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NEW YORK — Facing a startling spike in COVID-19 cases and hospitalizations in New York, Gov. Kathy Hochul announced a new statewide indoor mask mandate on Friday.

Hochul said she’s requiring everyone in most indoor public spaces to mask up for at least the next few weeks in an effort to slow the spread of the virus.

More than 68,000 new cases of COVID were recorded in the seven-day period that ended Wednesday — the highest number in any seven-day stretch since February.

More New Yorkers are being hospitalized with severe cases of COVID as well. The number of people hospitalized statewide has nearly doubled from 1,794 on Nov. 7 to nearly 3,500.

“We’re entering a time of uncertainty and we could either plateau here or our cases could get out of control,” Hochul warned.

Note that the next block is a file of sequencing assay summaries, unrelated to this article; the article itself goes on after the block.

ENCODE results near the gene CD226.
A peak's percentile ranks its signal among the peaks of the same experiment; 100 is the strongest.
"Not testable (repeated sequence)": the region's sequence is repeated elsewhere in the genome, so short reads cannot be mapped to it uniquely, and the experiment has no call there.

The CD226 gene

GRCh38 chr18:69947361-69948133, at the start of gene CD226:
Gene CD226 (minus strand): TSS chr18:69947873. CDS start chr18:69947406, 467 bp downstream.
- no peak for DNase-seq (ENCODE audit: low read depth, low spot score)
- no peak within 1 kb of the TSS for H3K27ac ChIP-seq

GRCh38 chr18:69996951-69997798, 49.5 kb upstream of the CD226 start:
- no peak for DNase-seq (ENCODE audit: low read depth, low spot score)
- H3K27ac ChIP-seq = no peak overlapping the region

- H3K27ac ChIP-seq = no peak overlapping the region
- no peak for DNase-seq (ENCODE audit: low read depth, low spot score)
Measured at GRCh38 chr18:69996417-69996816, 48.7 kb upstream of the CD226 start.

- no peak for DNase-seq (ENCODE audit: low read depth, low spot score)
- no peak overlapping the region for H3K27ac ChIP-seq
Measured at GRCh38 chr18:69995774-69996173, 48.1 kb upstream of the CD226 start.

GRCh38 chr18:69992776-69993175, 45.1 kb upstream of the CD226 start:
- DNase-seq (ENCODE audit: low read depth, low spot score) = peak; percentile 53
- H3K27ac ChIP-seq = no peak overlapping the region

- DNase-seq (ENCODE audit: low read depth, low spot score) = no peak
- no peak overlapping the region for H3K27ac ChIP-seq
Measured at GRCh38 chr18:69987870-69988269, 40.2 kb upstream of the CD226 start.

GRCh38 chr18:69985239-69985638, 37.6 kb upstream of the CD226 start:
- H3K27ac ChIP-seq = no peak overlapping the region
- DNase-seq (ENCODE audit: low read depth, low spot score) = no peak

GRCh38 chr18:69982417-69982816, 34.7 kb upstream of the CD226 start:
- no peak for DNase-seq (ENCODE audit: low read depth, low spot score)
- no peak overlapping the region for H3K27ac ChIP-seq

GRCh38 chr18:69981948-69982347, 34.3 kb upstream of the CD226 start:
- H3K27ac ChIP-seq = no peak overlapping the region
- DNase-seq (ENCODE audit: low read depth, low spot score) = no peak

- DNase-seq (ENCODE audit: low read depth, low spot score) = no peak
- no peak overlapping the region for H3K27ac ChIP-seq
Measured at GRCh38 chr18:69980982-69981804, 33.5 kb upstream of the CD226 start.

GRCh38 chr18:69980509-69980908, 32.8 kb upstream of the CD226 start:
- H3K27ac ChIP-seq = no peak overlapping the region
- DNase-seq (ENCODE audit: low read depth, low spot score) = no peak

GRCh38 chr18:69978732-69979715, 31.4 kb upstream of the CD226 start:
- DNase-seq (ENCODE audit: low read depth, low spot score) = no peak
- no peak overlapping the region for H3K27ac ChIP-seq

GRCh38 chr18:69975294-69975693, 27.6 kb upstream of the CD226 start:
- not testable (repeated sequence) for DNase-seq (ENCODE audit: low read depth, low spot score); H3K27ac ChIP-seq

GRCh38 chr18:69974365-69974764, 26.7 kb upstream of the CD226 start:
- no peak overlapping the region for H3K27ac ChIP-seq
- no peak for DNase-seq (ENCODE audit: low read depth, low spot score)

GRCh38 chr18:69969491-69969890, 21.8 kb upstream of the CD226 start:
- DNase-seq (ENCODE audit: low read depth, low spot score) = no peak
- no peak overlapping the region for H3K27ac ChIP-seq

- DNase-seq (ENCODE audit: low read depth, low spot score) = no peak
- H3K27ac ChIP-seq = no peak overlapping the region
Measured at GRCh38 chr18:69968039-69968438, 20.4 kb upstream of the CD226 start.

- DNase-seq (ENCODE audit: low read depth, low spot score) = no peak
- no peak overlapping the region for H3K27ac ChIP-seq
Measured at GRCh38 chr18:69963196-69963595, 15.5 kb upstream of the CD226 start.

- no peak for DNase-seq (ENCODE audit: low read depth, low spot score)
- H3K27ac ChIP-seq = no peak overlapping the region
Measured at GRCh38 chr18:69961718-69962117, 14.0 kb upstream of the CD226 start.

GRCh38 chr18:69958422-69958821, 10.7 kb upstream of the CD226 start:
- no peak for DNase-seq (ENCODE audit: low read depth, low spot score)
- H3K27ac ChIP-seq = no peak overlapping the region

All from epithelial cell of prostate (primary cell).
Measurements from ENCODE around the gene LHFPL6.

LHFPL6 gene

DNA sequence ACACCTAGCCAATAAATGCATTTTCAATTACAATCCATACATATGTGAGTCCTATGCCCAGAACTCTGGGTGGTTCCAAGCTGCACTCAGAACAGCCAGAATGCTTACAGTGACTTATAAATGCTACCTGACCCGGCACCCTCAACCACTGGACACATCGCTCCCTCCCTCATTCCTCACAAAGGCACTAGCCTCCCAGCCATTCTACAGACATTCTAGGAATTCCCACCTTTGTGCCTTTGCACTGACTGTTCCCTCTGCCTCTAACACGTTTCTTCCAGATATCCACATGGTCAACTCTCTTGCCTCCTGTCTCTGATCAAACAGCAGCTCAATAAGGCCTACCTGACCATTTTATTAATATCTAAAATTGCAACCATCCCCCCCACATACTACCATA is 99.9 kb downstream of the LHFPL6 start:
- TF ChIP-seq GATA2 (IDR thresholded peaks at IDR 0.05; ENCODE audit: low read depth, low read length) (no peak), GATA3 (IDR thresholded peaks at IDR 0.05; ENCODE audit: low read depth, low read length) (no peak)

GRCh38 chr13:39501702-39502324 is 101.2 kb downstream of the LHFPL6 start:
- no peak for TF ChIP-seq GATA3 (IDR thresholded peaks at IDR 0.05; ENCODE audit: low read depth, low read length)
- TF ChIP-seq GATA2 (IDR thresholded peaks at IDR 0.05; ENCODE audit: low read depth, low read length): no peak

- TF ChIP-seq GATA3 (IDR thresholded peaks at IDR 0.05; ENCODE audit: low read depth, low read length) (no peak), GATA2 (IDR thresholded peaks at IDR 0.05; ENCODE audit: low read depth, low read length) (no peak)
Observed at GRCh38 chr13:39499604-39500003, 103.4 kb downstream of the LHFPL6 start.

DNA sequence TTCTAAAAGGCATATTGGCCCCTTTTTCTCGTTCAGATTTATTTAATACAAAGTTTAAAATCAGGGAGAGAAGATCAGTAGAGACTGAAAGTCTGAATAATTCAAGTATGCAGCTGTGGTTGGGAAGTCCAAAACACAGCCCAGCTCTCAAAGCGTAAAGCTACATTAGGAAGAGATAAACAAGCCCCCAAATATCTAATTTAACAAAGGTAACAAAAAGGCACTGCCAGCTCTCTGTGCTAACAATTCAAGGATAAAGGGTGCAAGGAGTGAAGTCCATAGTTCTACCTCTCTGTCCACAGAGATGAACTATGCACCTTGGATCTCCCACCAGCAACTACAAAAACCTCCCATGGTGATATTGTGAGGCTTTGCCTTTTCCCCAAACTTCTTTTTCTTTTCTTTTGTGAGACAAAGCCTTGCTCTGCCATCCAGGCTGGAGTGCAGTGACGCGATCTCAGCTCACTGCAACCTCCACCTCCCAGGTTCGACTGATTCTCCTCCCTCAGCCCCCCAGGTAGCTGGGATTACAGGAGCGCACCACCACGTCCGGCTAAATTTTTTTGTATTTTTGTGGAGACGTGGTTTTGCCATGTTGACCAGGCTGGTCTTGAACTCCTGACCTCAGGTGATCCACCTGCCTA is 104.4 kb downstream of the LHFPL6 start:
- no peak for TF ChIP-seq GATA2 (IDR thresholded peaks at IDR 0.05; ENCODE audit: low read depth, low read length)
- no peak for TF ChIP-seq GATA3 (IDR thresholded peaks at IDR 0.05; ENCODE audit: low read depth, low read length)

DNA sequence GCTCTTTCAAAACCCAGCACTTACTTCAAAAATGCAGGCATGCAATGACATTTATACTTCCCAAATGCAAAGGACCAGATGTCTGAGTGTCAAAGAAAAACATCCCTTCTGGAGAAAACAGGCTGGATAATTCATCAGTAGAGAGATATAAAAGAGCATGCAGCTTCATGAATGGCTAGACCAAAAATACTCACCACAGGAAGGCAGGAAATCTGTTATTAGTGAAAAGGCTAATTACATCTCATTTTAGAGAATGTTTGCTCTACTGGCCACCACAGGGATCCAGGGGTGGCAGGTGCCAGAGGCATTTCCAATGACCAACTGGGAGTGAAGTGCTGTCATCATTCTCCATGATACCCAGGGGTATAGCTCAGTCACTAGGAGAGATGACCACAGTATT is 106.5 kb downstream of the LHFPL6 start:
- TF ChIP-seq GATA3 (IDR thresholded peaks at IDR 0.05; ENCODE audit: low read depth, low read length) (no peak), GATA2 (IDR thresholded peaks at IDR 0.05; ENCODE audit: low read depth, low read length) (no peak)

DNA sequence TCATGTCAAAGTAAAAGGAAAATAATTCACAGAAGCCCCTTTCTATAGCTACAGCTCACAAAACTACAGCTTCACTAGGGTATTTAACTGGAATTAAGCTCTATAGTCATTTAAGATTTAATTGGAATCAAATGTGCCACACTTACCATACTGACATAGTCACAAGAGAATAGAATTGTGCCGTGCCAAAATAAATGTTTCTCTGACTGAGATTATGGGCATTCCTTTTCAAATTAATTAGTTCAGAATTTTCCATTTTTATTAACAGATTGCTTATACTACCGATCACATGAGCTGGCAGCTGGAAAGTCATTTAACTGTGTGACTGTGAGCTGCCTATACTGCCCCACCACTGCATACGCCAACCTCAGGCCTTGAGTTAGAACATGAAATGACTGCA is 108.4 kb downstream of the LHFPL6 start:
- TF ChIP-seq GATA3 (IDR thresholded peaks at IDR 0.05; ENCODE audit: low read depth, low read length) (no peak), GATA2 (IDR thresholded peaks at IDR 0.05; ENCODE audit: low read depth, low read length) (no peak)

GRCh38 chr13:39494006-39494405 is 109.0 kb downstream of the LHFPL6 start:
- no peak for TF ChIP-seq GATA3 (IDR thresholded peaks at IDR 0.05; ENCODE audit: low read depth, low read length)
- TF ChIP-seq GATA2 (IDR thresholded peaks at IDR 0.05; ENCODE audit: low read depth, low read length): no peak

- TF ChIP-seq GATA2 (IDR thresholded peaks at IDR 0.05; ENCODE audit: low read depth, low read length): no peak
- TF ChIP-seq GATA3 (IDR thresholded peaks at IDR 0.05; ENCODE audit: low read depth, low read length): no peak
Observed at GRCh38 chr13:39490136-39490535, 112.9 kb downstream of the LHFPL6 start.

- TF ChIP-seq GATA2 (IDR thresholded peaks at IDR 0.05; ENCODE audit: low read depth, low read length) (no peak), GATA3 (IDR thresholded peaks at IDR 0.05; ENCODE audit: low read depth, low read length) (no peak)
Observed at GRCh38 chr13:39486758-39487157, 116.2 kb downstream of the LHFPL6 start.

The new indoor mask mandate is slightly different than the previous mandate that spanned from April 2020 through June 2021. Here’s what New Yorkers need to know.

Are there different rules for vaccinated-only spaces?

New Yorkers do not need to mask up in indoor public spaces that require proof of vaccination to enter. In New York City, this includes all of the restaurants, gyms and entertainment venues that fall under the Key to NYC vaccine mandate. Individual businesses and other indoor public places can implement their own vaccine requirement to avoid requiring masks.

How long will the mask mandate last?

The mask requirement will be in place from Monday, Dec. 13 through Jan. 15, 2022, after which state officials will reevaluate, Hochul said.

Who does the mask mandate apply to?

The new mask mandate applies to both patrons and staff of all indoor public spaces statewide, unless there is a vaccine requirement to enter.

What happens if I violate the mask mandate?

Anyone who refuses to wear a mask in a required indoor space could face civil and criminal penalties, including a maximum fine of $1,000. 

Who is enforcing the requirement?

Hochul said local health departments will be in charge of enforcing the new mask mandate.

This story comprises reporting from The Associated Press.